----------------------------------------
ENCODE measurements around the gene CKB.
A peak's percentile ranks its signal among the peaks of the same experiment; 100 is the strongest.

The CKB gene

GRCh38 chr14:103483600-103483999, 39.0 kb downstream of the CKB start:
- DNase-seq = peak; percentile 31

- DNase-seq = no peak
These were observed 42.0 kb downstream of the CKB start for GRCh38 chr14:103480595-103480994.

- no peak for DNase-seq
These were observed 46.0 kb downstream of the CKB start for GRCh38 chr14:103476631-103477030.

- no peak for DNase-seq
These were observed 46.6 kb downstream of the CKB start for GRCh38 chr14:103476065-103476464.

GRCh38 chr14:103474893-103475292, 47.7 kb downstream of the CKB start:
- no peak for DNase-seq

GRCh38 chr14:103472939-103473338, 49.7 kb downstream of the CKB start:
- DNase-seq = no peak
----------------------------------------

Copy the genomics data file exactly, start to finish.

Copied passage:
ENCODE measurements around the gene CKB.
A peak's percentile ranks its signal among the peaks of the same experiment; 100 is the strongest.

The CKB gene

GRCh38 chr14:103483600-103483999, 39.0 kb downstream of the CKB start:
- DNase-seq = peak; percentile 31

- DNase-seq = no peak
These were observed 42.0 kb downstream of the CKB start for GRCh38 chr14:103480595-103480994.

- no peak for DNase-seq
These were observed 46.0 kb downstream of the CKB start for GRCh38 chr14:103476631-103477030.

- no peak for DNase-seq
These were observed 46.6 kb downstream of the CKB start for GRCh38 chr14:103476065-103476464.

GRCh38 chr14:103474893-103475292, 47.7 kb downstream of the CKB start:
- no peak for DNase-seq

GRCh38 chr14:103472939-103473338, 49.7 kb downstream of the CKB start:
- DNase-seq = no peak